The expanded data availability provision, beginning in July 2016, allows qualified entities to analyze combined (both claims and non-claims) Medicare datasets to help private healthcare providers and physicians improve their quality of care, better understand their populations, and develop new models of care. The data must be provided free of charge and will be subject to privacy protections, but the provision represents a relaxation of previous constraints.

The provision to reduce administrative burden emphasizes EHR interoperability and telehealth. The bill sets a goal to achieve “widespread exchange of health information through interoperable certified EHR technology nationwide” by the end of 2018 and proposes creating a website that helps providers choose the best systems for their practice. The bill also encourages research on telehealth and remote patient monitoring services, where devices are used to gather information and ask questions, the data from which can be interpreted by a healthcare professional.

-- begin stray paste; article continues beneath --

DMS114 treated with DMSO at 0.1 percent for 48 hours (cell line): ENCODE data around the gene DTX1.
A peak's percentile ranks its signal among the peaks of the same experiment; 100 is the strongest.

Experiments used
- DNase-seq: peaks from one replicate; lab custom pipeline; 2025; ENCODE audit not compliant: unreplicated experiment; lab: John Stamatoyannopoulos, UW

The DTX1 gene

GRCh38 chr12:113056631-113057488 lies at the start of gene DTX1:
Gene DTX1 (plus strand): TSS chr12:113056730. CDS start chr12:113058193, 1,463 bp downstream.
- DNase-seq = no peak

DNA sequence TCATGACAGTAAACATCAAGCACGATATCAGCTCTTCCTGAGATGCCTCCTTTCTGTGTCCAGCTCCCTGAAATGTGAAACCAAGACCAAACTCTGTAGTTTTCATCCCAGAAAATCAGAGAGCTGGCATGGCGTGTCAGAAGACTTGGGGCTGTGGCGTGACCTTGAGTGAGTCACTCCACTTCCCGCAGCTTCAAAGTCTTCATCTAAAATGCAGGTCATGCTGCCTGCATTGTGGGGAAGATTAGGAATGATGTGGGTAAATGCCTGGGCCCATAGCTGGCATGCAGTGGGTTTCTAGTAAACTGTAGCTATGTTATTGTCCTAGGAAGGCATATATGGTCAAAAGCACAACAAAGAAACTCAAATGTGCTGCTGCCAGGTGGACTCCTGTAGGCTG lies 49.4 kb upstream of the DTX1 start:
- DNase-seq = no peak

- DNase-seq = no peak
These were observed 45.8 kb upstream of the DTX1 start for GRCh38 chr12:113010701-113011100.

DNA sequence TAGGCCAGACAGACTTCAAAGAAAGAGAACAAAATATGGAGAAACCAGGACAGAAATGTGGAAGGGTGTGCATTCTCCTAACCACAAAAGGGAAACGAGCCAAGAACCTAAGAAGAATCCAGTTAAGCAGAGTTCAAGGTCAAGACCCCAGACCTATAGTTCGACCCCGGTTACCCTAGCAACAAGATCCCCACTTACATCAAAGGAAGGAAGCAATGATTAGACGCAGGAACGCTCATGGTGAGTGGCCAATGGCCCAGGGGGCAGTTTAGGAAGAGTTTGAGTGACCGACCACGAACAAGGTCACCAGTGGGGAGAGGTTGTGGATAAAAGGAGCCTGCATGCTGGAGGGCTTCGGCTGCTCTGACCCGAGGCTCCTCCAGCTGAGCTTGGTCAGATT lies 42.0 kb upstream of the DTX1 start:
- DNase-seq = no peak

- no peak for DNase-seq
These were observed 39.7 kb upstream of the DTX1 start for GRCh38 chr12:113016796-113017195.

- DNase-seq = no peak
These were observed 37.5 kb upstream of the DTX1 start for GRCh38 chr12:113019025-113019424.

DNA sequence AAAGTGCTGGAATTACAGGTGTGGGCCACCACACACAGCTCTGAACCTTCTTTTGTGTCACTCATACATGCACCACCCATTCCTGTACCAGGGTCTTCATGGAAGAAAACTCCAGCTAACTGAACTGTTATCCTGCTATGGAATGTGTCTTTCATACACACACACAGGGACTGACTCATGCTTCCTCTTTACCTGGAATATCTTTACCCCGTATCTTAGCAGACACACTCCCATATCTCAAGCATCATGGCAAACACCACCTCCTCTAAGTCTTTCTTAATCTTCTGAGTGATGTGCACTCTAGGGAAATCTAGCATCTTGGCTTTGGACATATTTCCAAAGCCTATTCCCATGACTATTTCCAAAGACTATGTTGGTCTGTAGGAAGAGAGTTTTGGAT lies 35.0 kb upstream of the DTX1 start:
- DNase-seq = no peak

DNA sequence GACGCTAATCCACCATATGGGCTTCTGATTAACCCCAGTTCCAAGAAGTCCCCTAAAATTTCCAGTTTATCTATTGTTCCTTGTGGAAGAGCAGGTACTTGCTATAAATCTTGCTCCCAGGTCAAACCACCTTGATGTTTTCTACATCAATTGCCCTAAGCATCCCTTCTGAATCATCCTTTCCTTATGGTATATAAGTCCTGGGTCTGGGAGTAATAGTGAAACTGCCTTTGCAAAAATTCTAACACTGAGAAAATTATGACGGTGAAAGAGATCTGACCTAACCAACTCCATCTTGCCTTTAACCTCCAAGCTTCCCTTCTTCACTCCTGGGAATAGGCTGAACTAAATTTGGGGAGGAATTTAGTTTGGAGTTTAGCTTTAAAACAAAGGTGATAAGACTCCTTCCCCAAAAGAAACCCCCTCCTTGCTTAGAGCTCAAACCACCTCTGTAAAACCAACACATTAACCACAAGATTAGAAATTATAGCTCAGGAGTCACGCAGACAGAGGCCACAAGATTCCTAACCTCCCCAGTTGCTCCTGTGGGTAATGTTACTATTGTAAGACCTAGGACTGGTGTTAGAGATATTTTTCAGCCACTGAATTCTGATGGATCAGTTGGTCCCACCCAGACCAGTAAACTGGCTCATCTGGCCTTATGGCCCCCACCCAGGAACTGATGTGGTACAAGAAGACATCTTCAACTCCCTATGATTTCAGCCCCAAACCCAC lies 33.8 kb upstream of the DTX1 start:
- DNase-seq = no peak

In the context of the long history of failed sustainable growth rate fixes, as well as the future trillions of dollars in unfunded liabilities for the Medicare program, there is uncertainty for the future. The issue now facing legislators and policymakers is this: how do we make up for the savings that the SGR was supposed to create now that it might be repealed?

 

Citations:

 

  1. Joyce Frieden, “Negotiations Heat Up on Permanent SGR Fix,” MedPage Today, March 17, 2015. http://www.medpagetoday.com/PublicHealthPolicy/Medicare/50515.

 

  2. Jon Reid, “Political Pressure Could Stifle Amendments to SGR Repeal,” Morning Consult, April 3, 2015. http://morningconsult.com/2015/04/political-pressure-could-stifle-amendments-to-sgr-repeal/.

 

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  • The views expressed on the Student Blog are the author’s opinions and don’t necessarily represent the Penn Wharton Public Policy Initiative’s strategies, recommendations, or opinions.